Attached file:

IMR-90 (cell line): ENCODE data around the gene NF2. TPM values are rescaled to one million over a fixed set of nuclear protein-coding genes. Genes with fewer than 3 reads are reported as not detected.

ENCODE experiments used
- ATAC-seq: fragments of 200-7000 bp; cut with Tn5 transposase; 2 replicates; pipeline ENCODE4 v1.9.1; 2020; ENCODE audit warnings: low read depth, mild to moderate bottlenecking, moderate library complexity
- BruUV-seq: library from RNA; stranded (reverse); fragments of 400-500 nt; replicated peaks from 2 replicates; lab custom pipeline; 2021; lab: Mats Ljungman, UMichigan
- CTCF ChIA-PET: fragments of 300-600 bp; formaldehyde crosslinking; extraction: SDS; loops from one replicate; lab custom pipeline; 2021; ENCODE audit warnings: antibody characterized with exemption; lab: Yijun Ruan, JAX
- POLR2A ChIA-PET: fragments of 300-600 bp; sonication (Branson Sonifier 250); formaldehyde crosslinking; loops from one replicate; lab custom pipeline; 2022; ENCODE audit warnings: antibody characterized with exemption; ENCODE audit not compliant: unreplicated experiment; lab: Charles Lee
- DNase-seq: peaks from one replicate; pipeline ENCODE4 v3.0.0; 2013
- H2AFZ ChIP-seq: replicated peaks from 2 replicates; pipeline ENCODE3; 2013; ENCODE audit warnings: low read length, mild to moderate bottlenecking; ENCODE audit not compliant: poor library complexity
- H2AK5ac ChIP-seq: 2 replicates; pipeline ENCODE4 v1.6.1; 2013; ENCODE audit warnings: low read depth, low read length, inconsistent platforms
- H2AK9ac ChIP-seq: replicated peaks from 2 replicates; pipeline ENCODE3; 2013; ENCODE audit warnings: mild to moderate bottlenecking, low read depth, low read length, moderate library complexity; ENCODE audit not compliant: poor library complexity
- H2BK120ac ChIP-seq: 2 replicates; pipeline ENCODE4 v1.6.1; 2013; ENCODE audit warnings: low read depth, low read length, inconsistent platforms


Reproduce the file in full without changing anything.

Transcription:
IMR-90 (cell line): ENCODE data around the gene NF2. TPM values are rescaled to one million over a fixed set of nuclear protein-coding genes. Genes with fewer than 3 reads are reported as not detected.

ENCODE experiments used
- ATAC-seq: fragments of 200-7000 bp; cut with Tn5 transposase; 2 replicates; pipeline ENCODE4 v1.9.1; 2020; ENCODE audit warnings: low read depth, mild to moderate bottlenecking, moderate library complexity
- BruUV-seq: library from RNA; stranded (reverse); fragments of 400-500 nt; replicated peaks from 2 replicates; lab custom pipeline; 2021; lab: Mats Ljungman, UMichigan
- CTCF ChIA-PET: fragments of 300-600 bp; formaldehyde crosslinking; extraction: SDS; loops from one replicate; lab custom pipeline; 2021; ENCODE audit warnings: antibody characterized with exemption; lab: Yijun Ruan, JAX
- POLR2A ChIA-PET: fragments of 300-600 bp; sonication (Branson Sonifier 250); formaldehyde crosslinking; loops from one replicate; lab custom pipeline; 2022; ENCODE audit warnings: antibody characterized with exemption; ENCODE audit not compliant: unreplicated experiment; lab: Charles Lee
- DNase-seq: peaks from one replicate; pipeline ENCODE4 v3.0.0; 2013
- H2AFZ ChIP-seq: replicated peaks from 2 replicates; pipeline ENCODE3; 2013; ENCODE audit warnings: low read length, mild to moderate bottlenecking; ENCODE audit not compliant: poor library complexity
- H2AK5ac ChIP-seq: 2 replicates; pipeline ENCODE4 v1.6.1; 2013; ENCODE audit warnings: low read depth, low read length, inconsistent platforms
- H2AK9ac ChIP-seq: replicated peaks from 2 replicates; pipeline ENCODE3; 2013; ENCODE audit warnings: mild to moderate bottlenecking, low read depth, low read length, moderate library complexity; ENCODE audit not compliant: poor library complexity
- H2BK120ac ChIP-seq: 2 replicates; pipeline ENCODE4 v1.6.1; 2013; ENCODE audit warnings: low read depth, low read length, inconsistent platforms